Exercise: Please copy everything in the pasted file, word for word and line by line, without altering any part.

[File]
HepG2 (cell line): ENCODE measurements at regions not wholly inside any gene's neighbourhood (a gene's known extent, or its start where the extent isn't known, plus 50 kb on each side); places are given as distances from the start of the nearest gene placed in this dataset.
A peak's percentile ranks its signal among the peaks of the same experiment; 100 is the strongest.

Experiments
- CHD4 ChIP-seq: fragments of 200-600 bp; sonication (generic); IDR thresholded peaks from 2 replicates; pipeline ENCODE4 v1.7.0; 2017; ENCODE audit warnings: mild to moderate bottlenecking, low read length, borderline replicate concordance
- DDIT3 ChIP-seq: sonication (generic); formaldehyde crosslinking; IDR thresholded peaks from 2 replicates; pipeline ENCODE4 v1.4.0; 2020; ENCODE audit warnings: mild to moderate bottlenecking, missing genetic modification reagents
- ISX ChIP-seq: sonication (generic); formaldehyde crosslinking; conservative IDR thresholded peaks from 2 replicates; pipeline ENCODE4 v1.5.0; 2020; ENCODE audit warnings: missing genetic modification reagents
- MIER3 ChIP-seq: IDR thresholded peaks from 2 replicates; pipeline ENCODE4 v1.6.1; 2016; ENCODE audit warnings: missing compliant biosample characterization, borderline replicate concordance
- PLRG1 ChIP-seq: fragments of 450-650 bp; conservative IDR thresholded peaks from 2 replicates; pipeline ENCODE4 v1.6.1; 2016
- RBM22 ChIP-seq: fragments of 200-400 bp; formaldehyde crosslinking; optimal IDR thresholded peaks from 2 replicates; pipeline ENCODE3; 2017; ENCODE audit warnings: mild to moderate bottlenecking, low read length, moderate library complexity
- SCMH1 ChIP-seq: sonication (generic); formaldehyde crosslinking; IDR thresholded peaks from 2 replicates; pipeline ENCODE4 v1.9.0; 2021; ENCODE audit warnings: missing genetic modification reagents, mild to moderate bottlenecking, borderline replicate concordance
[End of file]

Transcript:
HepG2 (cell line): ENCODE measurements at regions not wholly inside any gene's neighbourhood (a gene's known extent, or its start where the extent isn't known, plus 50 kb on each side); places are given as distances from the start of the nearest gene placed in this dataset.
A peak's percentile ranks its signal among the peaks of the same experiment; 100 is the strongest.

Experiments
- CHD4 ChIP-seq: fragments of 200-600 bp; sonication (generic); IDR thresholded peaks from 2 replicates; pipeline ENCODE4 v1.7.0; 2017; ENCODE audit warnings: mild to moderate bottlenecking, low read length, borderline replicate concordance
- DDIT3 ChIP-seq: sonication (generic); formaldehyde crosslinking; IDR thresholded peaks from 2 replicates; pipeline ENCODE4 v1.4.0; 2020; ENCODE audit warnings: mild to moderate bottlenecking, missing genetic modification reagents
- ISX ChIP-seq: sonication (generic); formaldehyde crosslinking; conservative IDR thresholded peaks from 2 replicates; pipeline ENCODE4 v1.5.0; 2020; ENCODE audit warnings: missing genetic modification reagents
- MIER3 ChIP-seq: IDR thresholded peaks from 2 replicates; pipeline ENCODE4 v1.6.1; 2016; ENCODE audit warnings: missing compliant biosample characterization, borderline replicate concordance
- PLRG1 ChIP-seq: fragments of 450-650 bp; conservative IDR thresholded peaks from 2 replicates; pipeline ENCODE4 v1.6.1; 2016
- RBM22 ChIP-seq: fragments of 200-400 bp; formaldehyde crosslinking; optimal IDR thresholded peaks from 2 replicates; pipeline ENCODE3; 2017; ENCODE audit warnings: mild to moderate bottlenecking, low read length, moderate library complexity
- SCMH1 ChIP-seq: sonication (generic); formaldehyde crosslinking; IDR thresholded peaks from 2 replicates; pipeline ENCODE4 v1.9.0; 2021; ENCODE audit warnings: missing genetic modification reagents, mild to moderate bottlenecking, borderline replicate concordance